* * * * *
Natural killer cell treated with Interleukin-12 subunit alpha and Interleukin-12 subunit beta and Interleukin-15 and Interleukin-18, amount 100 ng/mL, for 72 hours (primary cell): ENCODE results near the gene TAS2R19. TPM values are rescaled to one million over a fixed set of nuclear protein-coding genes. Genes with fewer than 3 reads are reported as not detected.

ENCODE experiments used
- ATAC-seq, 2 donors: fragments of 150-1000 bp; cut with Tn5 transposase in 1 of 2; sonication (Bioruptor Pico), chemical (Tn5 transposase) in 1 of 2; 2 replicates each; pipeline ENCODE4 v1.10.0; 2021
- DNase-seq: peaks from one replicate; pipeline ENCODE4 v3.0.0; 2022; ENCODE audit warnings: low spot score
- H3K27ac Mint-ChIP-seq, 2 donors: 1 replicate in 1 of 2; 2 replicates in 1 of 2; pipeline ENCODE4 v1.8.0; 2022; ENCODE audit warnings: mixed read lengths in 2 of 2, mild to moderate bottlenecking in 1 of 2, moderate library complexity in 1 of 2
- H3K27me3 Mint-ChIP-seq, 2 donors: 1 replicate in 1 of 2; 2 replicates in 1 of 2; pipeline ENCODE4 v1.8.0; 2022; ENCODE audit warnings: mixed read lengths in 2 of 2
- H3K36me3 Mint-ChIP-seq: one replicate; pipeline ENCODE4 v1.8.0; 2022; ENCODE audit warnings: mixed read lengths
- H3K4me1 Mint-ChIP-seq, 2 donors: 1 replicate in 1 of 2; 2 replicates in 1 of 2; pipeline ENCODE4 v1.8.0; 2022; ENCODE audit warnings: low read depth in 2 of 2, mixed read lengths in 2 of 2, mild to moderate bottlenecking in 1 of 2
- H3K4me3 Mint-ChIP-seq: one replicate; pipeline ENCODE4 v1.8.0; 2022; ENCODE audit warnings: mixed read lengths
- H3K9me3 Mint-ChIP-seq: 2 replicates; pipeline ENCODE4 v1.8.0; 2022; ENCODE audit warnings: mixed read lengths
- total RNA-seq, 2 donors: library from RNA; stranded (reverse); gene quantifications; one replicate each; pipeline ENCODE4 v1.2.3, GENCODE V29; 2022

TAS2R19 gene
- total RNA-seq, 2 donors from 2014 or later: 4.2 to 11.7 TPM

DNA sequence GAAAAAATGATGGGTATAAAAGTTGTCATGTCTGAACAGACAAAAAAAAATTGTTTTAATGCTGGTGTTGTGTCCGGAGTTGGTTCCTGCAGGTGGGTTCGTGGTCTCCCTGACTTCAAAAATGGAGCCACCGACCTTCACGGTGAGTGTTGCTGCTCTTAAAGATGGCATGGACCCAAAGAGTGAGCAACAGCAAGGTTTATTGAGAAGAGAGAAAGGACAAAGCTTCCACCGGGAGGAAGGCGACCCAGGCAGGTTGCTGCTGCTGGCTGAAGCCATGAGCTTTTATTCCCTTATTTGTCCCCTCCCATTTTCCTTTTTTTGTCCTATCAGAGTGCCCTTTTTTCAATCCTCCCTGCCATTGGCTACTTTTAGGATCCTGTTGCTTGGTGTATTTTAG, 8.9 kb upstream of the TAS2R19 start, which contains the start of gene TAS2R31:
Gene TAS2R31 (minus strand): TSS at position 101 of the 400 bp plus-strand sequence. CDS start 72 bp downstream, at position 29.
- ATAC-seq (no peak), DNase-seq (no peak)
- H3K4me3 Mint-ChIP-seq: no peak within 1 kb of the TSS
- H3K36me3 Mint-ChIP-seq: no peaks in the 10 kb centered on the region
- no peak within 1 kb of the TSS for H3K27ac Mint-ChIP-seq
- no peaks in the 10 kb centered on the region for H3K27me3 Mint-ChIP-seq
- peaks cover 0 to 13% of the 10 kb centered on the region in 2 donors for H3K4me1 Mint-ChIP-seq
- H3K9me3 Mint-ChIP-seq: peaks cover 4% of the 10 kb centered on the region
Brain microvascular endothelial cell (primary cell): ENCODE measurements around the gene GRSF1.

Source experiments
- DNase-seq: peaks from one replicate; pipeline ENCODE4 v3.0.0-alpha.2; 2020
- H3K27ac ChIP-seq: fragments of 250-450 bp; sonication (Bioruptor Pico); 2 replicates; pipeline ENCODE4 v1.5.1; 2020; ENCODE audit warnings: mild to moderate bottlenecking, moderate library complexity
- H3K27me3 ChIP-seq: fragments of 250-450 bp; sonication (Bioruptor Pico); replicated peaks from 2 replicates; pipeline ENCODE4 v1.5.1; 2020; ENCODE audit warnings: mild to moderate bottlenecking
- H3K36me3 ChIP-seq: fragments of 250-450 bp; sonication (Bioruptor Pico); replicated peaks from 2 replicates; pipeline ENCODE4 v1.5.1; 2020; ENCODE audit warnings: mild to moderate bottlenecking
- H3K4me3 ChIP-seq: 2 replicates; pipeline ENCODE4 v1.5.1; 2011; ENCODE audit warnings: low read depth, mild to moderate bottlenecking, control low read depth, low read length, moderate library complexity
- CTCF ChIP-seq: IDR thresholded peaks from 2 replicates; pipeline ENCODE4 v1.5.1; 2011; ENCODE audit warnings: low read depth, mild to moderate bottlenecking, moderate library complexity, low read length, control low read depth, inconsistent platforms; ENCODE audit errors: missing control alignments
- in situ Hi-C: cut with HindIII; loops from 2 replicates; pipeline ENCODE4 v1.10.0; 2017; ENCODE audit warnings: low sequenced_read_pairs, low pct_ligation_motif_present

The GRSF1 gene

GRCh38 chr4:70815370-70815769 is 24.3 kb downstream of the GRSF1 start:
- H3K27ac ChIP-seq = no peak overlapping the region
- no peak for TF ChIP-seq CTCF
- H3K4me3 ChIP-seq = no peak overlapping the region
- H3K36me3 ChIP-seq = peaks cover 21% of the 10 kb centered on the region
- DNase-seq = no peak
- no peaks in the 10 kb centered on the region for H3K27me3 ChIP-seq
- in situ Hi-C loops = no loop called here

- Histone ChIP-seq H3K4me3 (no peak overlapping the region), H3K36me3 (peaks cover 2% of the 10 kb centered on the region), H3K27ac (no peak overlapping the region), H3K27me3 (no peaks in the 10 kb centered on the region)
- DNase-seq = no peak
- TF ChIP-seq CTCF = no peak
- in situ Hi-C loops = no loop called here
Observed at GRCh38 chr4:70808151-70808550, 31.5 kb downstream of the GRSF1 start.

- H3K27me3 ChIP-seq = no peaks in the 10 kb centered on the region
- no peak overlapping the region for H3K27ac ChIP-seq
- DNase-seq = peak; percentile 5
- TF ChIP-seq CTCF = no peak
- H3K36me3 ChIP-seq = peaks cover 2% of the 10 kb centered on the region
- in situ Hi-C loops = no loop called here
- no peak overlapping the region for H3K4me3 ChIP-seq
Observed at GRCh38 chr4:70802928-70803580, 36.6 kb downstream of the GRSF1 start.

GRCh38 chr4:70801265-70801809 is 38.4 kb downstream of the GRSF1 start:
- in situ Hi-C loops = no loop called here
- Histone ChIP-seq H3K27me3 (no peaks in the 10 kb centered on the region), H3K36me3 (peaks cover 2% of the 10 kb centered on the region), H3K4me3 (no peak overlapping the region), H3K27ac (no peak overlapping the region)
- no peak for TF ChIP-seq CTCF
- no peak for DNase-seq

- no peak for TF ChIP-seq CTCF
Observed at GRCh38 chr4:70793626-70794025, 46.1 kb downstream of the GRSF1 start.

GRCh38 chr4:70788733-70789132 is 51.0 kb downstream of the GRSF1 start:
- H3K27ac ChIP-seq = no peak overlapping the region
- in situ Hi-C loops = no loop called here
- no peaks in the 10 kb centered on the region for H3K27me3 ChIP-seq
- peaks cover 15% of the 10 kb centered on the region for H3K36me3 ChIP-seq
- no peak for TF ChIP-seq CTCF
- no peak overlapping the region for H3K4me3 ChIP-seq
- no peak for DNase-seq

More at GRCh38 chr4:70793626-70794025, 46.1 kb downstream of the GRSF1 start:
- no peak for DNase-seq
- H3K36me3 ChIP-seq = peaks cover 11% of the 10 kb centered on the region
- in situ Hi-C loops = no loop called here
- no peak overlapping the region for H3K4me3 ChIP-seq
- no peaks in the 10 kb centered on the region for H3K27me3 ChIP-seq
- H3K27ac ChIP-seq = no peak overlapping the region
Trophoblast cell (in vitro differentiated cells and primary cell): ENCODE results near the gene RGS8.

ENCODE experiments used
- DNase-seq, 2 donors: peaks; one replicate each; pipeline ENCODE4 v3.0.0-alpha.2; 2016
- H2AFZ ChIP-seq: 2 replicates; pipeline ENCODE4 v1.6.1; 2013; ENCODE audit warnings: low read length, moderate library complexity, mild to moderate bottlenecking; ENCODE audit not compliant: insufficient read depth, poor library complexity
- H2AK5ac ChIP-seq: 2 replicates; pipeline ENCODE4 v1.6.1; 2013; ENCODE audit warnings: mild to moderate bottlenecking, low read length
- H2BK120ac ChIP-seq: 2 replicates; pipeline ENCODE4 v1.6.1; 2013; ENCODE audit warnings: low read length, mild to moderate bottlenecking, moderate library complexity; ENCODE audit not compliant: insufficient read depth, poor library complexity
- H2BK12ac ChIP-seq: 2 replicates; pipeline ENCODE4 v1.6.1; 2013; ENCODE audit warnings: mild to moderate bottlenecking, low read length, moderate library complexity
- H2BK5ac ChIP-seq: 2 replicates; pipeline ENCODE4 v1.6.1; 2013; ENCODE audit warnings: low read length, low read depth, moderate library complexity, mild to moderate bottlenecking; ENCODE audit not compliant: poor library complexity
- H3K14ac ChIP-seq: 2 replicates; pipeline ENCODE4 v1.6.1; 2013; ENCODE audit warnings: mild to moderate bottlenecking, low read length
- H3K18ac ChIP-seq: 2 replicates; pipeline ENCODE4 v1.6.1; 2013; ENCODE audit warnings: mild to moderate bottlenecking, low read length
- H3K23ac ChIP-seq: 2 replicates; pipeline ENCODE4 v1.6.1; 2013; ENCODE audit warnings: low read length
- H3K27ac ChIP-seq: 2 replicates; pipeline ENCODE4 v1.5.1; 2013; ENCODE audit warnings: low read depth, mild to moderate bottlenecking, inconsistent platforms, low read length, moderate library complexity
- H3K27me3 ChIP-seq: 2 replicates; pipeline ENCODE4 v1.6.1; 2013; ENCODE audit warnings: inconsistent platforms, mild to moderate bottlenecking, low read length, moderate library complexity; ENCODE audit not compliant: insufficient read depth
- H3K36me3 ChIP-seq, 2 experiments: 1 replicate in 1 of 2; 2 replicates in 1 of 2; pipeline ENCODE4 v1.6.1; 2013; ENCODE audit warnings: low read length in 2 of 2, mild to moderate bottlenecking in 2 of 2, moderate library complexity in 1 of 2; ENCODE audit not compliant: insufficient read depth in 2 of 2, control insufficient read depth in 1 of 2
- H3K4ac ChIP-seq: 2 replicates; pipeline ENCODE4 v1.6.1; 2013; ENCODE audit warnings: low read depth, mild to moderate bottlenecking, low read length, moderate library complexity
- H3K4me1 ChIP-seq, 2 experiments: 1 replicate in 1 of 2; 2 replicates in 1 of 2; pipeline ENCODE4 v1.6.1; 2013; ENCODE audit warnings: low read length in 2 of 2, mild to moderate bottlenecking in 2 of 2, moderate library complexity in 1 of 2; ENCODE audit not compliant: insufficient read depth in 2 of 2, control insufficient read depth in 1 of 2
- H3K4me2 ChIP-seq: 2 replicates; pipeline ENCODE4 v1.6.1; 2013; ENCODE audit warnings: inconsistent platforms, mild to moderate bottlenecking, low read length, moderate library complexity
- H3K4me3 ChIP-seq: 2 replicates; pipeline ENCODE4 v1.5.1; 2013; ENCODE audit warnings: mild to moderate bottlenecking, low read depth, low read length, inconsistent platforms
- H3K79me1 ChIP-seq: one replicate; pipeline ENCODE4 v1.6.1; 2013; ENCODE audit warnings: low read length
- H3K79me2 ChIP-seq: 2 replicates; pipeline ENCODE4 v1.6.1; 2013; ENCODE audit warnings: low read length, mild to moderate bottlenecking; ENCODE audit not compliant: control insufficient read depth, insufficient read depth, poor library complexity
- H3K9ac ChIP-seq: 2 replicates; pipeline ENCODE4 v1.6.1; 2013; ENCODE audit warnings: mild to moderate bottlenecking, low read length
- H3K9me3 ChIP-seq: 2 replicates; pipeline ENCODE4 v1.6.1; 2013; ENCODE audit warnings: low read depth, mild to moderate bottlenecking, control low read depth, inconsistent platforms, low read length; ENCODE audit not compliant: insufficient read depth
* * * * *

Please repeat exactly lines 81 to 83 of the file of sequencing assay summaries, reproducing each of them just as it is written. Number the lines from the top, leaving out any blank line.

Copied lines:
- H2BK120ac ChIP-seq: 2 replicates; pipeline ENCODE4 v1.6.1; 2013; ENCODE audit warnings: low read length, mild to moderate bottlenecking, moderate library complexity; ENCODE audit not compliant: insufficient read depth, poor library complexity
- H2BK12ac ChIP-seq: 2 replicates; pipeline ENCODE4 v1.6.1; 2013; ENCODE audit warnings: mild to moderate bottlenecking, low read length, moderate library complexity
- H2BK5ac ChIP-seq: 2 replicates; pipeline ENCODE4 v1.6.1; 2013; ENCODE audit warnings: low read length, low read depth, moderate library complexity, mild to moderate bottlenecking; ENCODE audit not compliant: poor library complexity